Dr Ioannis Brilakis, Laing O'Rourke Reader in Construction Engineering at the University of Cambridge, has been awarded a Hans Fischer Senior Fellowship in recognition of his contributions to the area of ‘Digital Twins for the Built Environment’.
Engineer awarded prestigious fellowship
As an engineer who is passionate about the process of digitising our built environment, I'm driven to understand how we can exploit the strengths of machine learning and computer vision to automatically capture infrastructure scene geometry and then apply such insight to generate or update Digital Twins of real-world assets.
Dr Ioannis Brilakis
The Fellowship carries a €60,000 cash prize and was awarded by the Institute for Advanced Study (IAS) at the Technical University Munich (TUM). It is an award for outstanding international scientists who explore innovative, high-risk topics in their scientific research areas together with a TUM Research Group.
Dr Brilakis and his Construction IT group have made pioneering scientific accomplishments in ‘twinning’ infrastructure scenes. For example, extracting a rich digital copy (Digital Twin) of real world infrastructure (such as buildings and industrial plants, bridges, tunnels, roads and railways), so that the Digital Twin can then be used for managing, maintaining and retrofitting the modelled assets.
Dr Brilakis said: “I'm truly delighted to be chosen as a recipient of the Hans Fischer Senior Fellowship and honoured to follow in the footsteps of so many eminent Senior Fellows. As an engineer who is passionate about the process of digitising our built environment, I'm driven to understand how we can exploit the strengths of machine learning and computer vision to automatically capture infrastructure scene geometry and then apply such insight to generate or update Digital Twins of real-world assets. This combination of information and civil engineering spans many boundaries, but inevitably converges on how we can achieve a digital version of our built environment and ultimately generate national Digital Twins serving the needs of engineering professionals and the general public.”
The Fellowship directly contributes to the mission and objectives of the Centre for Digital Built Britain, the Laing O’Rourke Centre for Construction Engineering and Technology, and the National Research Facility for Infrastructure Sensing at Cambridge, as well as the TUM Centre of Digital Methods for the Built Environment (Leonhard Obermeyer Centre).
Dr Brilakis added: “It is possible to model existing building and infrastructure assets today, yet the process is rarely performed in practice. Less than 2% of buildings in developed countries have an updated digital copy and much less for horizontal infrastructure. The reason is that modelling/twinning is extremely labour-intensive with the software tools currently available in the market. A bridge model takes several weeks to complete on average, while a complicated industrial plant often means more than six months of work for a team of 10 or more modellers. This makes the modelling cost prohibitive when compared to the perceived value of the resulting Digital Twin.”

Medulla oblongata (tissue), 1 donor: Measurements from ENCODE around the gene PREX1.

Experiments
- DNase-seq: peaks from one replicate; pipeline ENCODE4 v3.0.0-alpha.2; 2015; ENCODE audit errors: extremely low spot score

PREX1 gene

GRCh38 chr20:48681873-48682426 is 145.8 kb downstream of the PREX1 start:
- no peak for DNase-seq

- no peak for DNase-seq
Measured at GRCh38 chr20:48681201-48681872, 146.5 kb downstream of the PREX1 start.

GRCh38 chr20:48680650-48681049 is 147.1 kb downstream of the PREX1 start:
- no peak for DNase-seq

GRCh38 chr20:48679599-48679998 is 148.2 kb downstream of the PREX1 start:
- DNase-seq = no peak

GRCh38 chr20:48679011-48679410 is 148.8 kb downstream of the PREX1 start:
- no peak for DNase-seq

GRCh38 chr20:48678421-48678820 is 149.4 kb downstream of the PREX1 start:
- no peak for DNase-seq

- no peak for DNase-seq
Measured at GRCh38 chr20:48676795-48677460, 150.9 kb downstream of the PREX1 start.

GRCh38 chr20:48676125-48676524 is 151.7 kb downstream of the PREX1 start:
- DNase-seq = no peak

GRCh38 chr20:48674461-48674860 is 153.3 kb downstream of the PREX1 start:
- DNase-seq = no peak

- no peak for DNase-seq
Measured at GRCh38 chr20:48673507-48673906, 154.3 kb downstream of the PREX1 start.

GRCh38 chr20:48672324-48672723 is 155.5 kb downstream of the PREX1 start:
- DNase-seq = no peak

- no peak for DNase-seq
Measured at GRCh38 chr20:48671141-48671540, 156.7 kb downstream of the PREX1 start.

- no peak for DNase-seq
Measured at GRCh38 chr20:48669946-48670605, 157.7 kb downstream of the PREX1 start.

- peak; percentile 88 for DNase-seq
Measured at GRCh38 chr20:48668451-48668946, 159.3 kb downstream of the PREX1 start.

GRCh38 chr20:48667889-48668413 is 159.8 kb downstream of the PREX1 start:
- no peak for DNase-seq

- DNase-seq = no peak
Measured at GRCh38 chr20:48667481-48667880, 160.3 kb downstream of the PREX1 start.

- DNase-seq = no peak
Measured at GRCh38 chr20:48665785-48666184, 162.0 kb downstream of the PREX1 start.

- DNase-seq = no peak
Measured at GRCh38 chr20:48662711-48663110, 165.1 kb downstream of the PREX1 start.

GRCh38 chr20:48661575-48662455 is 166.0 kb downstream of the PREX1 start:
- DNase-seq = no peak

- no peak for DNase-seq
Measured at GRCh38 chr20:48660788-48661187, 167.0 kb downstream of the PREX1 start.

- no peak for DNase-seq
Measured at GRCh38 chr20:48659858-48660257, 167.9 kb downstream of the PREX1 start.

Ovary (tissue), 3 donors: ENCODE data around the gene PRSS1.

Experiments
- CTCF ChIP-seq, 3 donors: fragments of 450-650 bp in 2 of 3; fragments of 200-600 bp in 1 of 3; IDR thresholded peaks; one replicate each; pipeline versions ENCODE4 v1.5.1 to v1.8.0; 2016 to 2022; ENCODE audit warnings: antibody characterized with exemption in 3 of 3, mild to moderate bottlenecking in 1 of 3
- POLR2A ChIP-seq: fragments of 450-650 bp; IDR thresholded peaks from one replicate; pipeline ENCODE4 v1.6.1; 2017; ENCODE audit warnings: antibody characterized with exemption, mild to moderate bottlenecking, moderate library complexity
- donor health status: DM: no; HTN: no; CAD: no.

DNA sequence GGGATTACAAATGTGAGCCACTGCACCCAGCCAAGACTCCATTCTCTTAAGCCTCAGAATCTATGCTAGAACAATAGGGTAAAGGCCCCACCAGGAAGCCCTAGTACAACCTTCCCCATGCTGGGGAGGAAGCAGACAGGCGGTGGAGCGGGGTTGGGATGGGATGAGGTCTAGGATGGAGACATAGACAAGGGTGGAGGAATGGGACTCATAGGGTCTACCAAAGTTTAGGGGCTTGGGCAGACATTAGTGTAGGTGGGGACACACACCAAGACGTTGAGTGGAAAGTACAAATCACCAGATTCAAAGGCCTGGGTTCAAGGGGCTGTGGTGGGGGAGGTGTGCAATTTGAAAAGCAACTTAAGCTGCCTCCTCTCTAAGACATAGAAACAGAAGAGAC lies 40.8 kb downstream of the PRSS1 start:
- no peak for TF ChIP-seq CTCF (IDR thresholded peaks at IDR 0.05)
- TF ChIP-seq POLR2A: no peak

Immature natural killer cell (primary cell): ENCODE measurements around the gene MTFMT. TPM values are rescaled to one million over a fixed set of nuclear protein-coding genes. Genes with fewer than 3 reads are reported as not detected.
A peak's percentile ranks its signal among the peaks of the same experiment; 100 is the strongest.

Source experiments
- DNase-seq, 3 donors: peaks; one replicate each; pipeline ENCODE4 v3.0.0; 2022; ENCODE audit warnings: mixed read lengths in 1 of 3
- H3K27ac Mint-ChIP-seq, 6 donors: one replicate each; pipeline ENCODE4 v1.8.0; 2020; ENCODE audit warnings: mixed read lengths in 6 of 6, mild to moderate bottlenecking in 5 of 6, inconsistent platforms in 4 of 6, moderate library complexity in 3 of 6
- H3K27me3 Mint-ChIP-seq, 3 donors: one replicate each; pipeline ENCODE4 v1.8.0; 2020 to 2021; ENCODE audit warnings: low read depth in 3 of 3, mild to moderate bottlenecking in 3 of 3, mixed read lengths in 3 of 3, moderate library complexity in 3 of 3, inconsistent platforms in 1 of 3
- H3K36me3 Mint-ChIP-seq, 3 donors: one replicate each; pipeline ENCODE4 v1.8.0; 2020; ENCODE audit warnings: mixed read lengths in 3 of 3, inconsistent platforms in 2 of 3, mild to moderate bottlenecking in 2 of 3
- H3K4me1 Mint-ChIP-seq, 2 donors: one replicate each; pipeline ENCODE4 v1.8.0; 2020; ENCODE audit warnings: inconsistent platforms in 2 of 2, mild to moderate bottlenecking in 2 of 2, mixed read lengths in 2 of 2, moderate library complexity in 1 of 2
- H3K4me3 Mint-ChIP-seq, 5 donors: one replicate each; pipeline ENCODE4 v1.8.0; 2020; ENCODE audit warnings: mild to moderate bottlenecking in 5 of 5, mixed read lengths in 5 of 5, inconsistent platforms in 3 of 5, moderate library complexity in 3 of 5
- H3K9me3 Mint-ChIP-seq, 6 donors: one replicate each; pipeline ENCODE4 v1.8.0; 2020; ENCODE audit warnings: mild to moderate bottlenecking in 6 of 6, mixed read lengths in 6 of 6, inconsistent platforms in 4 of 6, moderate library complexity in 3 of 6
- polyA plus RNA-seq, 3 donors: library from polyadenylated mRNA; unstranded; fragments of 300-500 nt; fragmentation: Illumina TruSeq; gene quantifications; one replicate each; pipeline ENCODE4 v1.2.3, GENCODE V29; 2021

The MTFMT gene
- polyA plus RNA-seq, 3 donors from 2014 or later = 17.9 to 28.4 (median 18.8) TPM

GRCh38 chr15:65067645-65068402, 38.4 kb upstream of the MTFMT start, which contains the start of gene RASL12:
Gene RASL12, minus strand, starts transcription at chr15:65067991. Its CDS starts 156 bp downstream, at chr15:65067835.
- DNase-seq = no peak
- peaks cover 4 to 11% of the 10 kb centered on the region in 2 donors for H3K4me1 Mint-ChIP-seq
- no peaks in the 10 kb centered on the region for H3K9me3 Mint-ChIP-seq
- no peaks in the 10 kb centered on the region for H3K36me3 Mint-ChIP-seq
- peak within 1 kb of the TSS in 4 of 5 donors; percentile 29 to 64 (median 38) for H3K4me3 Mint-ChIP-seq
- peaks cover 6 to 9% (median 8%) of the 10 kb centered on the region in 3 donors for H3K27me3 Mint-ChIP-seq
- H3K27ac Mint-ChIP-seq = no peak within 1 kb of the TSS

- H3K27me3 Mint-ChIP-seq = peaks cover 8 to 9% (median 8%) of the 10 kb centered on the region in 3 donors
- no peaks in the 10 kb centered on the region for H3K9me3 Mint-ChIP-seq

About Dr Ioannis Brilakis
Born in Heraklion, Greece, in 1978, Dr Ioannis Brilakis graduated from the University of Patras with a Civil Engineering Diploma in 2001 and from the University of Illinois at Urbana Champaign with an MSc (2002) and a PhD (2005) in Civil Engineering. He then worked as an Assistant Professor at the Departments of Civil and Environmental Engineering, University of Michigan, Ann Arbor (2005-08) and Georgia Institute of Technology, Atlanta (2009-12), before moving to Cambridge in 2012 as a Laing O’Rourke Lecturer. He was promoted to University Reader in October 2017.
Dr Brilakis has also held visiting posts at the Department of Computer Science, Stanford University, as a Visiting Associate Professor of Computer Vision (2014) and at the Technical University of Munich as a Visiting Professor and Leverhulme International Fellow (2018-19). He is a recipient of the NSF CAREER award, the 2018 ASCE John O. Bickel Award, the 2013 ASCE Collingwood Prize, the 2012 Georgia Tech Outreach Award and the 2009 ASCE Associate Editor Award. Dr Brilakis is an author of over 190 papers in peer-reviewed journals and conference proceedings, and chairs the Board of Directors of the European Council on Computing in Construction.
This article has been edited from the Construction Information Technology Laboratory website.
Reproduced courtesy of University of Cambridge, Department of Engineering
The University of Cambridge is acknowledged as one of the world's leading higher education and research institutions. The University was instrumental in the formation of the Cambridge Network and its Vice- Chancellor, Professor Stephen Toope, is also the President of the Cambridge Network.